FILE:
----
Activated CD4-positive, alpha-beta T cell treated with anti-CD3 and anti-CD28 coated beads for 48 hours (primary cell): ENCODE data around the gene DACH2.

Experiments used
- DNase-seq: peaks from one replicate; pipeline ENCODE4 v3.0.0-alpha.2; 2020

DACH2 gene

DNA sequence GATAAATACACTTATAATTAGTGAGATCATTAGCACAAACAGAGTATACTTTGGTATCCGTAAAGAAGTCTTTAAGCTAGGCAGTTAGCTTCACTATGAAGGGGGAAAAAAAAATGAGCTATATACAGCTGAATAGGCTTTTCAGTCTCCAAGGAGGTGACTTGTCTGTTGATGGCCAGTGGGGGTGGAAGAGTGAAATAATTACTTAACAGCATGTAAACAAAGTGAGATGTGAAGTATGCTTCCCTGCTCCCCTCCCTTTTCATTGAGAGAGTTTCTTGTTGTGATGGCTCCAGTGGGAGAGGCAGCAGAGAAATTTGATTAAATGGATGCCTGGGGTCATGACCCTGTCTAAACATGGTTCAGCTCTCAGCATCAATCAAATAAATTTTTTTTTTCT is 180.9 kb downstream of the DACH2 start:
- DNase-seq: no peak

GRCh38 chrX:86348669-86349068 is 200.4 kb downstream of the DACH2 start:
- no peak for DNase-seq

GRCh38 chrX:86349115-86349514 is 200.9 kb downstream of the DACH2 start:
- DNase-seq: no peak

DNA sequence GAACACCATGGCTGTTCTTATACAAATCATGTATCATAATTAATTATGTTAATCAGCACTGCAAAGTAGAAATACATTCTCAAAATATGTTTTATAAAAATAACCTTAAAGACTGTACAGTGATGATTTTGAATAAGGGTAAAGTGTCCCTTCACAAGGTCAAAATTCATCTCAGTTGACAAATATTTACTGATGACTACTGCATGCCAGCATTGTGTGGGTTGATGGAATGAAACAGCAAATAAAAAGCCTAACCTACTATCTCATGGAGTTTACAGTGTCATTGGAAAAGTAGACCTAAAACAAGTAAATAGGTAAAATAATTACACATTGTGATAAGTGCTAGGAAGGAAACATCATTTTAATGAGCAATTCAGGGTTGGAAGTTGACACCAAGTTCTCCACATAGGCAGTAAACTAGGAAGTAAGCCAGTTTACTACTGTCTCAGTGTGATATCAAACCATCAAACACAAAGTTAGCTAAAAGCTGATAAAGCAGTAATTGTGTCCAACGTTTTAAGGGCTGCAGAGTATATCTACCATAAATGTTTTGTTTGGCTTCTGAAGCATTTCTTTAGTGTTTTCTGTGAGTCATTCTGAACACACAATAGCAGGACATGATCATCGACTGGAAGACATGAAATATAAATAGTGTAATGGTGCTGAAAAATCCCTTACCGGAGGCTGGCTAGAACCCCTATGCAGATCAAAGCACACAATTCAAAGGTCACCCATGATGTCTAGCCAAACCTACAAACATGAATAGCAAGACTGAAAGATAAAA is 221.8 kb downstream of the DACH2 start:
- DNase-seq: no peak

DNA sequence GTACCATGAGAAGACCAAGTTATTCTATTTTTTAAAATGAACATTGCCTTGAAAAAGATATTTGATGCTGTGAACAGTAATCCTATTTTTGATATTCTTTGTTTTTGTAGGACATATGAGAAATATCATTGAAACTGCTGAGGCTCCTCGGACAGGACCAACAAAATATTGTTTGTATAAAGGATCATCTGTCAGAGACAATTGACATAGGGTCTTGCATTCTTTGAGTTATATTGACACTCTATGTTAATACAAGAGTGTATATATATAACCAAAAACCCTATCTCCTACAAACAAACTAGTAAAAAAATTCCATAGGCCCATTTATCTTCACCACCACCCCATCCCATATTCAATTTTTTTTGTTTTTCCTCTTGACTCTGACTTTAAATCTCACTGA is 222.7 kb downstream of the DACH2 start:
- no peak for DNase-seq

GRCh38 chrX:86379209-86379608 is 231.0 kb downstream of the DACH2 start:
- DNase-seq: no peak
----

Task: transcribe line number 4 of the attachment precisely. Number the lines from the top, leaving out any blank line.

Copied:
DACH2 gene